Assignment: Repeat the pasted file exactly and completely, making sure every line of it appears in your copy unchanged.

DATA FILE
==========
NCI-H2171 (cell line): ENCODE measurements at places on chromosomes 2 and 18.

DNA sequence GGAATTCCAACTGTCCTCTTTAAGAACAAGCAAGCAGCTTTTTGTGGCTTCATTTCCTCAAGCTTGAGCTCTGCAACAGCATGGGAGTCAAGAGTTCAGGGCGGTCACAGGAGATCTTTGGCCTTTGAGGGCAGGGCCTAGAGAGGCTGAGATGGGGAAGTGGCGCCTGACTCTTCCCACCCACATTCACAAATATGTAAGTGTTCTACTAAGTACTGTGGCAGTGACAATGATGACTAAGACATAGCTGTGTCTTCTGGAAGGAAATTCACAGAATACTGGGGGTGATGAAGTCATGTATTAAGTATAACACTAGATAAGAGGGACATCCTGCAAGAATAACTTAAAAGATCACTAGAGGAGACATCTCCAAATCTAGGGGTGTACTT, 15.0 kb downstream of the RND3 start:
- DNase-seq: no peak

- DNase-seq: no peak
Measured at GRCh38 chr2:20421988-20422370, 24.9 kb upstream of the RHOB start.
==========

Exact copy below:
NCI-H2171 (cell line): ENCODE measurements at places on chromosomes 2 and 18.

DNA sequence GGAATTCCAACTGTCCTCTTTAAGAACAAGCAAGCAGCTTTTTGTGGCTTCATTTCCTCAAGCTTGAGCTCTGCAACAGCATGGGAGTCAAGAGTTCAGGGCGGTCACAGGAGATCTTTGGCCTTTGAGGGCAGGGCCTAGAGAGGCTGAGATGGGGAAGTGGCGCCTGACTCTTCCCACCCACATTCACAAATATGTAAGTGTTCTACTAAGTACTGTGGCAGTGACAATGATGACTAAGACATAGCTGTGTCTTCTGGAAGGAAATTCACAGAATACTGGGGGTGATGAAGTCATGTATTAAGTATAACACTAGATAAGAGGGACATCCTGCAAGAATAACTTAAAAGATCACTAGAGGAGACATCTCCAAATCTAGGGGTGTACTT, 15.0 kb downstream of the RND3 start:
- DNase-seq: no peak

- DNase-seq: no peak
Measured at GRCh38 chr2:20421988-20422370, 24.9 kb upstream of the RHOB start.